Real estate flippers beware, the taxman is watching
Jamie Golombek | January 10, 2015 | Last Updated: Jan 10 6:56 AM ET
With the economy in turbulence, some Canadians have openly started to wonder whether our housing market may be next. Despite that possible scenario, the temptation to buy, renovate and then sell real estate at a profit is still irresistible for many. And, if you don’t know how to get started, a number of U.S. TV shows have debuted in the past couple of years with names such as Flip or Flop, Flip it Forwardand, most recently, Flip Addict that will walk you through the process.
You should be aware, however, that if you are indeed successful in making a profit from your real estate activities, the taxman will be watching and will want a piece of the action. Of course, just how big a piece he’ll want
depends on whether your profitable sale is treated as a capital gain, in which case only 50% is taxable, or business income, in which case 100% is subject to tax.
Take a recent tax case involving a Montreal woman who found herself in Tax Court fighting CRA reassessments for her 2007, 2008 and 2009 tax years, in which she disposed of six real estate properties and reported over $100,000 in profits as 50% taxable capital gains. The CRA sought to reassess these transactions as business income and thus fully taxable. Of note, the average holding period of five of these properties was nine months and she financed her properties through a closed, one-year mortgage.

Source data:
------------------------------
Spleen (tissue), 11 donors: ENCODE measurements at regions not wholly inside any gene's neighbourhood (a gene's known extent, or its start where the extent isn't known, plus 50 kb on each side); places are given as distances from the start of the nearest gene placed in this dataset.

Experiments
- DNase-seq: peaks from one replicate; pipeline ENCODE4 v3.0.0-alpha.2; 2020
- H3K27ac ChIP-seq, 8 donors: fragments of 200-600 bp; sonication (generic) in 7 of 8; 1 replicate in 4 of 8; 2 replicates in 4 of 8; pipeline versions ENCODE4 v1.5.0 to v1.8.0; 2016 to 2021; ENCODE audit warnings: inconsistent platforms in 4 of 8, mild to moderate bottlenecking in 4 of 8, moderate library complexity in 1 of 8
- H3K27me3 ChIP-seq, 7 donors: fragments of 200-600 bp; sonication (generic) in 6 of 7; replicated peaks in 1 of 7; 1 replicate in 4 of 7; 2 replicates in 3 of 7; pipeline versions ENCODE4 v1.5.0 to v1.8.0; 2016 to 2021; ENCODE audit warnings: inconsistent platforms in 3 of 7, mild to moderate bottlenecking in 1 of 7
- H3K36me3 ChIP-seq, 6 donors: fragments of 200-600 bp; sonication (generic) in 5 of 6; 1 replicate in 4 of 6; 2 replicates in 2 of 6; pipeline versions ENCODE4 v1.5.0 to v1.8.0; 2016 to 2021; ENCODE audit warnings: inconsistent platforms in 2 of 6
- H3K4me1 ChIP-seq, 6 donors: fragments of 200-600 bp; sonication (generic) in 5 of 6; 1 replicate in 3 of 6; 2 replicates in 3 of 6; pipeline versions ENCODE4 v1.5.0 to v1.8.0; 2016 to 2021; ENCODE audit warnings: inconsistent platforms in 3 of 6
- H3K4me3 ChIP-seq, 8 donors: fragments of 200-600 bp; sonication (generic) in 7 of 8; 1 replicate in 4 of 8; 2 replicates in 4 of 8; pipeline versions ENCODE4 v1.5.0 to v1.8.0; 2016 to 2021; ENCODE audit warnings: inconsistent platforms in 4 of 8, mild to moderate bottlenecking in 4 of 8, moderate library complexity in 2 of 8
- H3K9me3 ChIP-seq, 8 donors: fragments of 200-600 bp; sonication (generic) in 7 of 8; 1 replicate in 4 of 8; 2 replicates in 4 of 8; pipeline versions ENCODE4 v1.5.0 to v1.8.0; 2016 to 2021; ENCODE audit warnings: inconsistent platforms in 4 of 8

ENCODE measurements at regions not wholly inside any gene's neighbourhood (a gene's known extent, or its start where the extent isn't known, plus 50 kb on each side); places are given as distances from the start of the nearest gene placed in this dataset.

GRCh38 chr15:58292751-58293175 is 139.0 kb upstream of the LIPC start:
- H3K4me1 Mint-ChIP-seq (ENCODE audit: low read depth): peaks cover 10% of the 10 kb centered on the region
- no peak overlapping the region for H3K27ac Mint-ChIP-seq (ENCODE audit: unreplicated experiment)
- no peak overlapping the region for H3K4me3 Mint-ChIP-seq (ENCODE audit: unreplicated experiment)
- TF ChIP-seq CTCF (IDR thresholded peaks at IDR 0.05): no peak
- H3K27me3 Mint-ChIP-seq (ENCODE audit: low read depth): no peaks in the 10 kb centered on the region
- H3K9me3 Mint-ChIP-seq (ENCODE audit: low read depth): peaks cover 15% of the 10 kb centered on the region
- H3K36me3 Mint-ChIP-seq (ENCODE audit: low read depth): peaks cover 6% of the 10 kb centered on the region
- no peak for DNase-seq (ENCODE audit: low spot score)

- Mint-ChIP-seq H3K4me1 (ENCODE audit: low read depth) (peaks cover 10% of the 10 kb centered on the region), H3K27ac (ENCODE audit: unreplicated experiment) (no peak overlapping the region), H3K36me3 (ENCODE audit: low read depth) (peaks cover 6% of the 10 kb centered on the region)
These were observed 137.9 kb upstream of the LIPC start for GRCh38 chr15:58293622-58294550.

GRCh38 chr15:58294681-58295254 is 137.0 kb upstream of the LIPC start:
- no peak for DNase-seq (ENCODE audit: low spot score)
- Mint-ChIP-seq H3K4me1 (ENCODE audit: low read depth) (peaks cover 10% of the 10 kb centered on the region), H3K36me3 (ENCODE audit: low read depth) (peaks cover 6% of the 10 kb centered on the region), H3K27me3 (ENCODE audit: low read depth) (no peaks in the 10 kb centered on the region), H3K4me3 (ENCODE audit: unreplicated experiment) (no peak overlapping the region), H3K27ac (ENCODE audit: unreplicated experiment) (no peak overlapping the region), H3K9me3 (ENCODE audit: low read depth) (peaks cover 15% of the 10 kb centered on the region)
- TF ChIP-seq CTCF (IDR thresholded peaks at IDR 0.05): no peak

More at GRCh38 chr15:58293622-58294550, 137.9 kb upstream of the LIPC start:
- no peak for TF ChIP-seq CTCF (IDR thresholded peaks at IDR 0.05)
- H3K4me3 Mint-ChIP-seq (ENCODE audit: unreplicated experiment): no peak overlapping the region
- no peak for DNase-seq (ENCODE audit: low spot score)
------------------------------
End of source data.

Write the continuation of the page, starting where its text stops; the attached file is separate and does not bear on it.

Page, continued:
While the Income Tax Act itself doesn’t list the criteria to distinguish when profits are taxed as business income rather than a capital gain, the case law has developed a number of factors that should be taken into account in making this distinction.
They include: the nature of the property sold, the length of time the taxpayer owned the property, the frequency and number of transactions carried out by the taxpayer, the improvements made by the taxpayer to the property, the circumstances surrounding the sale of the property and the taxpayer’s intention at the time the property was acquired, as indicated by the taxpayer’s actions.
The judge, upon reviewing the applicable criteria in this particular case, concluded that “it is much more probable and likely” that the Montreal taxpayer acquired the properties for the purpose of reselling them at a profit “at the earliest opportunity” rather than holding them as long-term investments with the intention “to build a diversified retirement portfolio,” and that her main intention was to make short-term investment returns.
As a result, the taxpayer’s appeal was dismissed and the CRA’s reassessments to treat the taxpayer’s profits as business income were upheld.
Jamie Golombek, CPA, CA, CFP, CLU, TEP is the Managing Director, Tax & Estate Planning with CIBC Wealth Advisory Services in Toronto.